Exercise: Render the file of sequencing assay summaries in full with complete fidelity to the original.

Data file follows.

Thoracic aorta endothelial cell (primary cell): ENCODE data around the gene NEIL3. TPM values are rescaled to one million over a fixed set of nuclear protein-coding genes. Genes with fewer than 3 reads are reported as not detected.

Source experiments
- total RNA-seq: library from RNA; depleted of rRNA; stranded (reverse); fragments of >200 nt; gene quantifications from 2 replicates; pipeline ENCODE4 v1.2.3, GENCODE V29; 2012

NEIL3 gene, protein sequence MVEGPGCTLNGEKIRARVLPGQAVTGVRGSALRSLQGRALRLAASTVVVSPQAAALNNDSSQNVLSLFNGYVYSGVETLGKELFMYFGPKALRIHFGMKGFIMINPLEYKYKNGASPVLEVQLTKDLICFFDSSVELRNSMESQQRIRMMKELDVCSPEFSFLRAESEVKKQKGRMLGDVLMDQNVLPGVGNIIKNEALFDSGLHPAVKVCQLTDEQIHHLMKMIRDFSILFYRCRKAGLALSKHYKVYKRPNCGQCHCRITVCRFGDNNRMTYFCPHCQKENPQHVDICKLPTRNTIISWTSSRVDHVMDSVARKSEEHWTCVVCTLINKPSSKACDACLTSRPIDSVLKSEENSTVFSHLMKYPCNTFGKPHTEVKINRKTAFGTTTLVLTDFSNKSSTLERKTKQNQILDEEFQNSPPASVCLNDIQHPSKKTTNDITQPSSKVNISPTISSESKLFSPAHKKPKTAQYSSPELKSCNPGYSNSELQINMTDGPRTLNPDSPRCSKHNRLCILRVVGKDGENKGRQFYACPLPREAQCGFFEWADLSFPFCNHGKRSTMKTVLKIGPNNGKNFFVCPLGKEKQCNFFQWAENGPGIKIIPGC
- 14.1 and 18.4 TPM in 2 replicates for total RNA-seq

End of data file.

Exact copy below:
Thoracic aorta endothelial cell (primary cell): ENCODE data around the gene NEIL3. TPM values are rescaled to one million over a fixed set of nuclear protein-coding genes. Genes with fewer than 3 reads are reported as not detected.

Source experiments
- total RNA-seq: library from RNA; depleted of rRNA; stranded (reverse); fragments of >200 nt; gene quantifications from 2 replicates; pipeline ENCODE4 v1.2.3, GENCODE V29; 2012

NEIL3 gene, protein sequence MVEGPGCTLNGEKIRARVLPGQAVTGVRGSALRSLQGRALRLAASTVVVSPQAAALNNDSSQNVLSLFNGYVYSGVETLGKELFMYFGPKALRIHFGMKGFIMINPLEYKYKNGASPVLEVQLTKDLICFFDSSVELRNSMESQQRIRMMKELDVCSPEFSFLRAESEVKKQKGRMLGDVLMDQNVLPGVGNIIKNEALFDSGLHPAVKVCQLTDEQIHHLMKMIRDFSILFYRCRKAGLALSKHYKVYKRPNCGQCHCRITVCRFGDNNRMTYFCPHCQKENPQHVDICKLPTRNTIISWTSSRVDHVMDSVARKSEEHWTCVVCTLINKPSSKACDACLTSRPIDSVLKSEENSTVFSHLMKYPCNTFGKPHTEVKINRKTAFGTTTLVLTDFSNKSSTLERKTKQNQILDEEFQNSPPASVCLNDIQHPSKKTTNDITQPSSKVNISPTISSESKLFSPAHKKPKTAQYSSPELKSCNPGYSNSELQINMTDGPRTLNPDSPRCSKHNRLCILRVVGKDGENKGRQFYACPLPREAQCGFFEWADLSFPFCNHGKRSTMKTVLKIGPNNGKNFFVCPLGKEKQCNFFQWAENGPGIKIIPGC
- 14.1 and 18.4 TPM in 2 replicates for total RNA-seq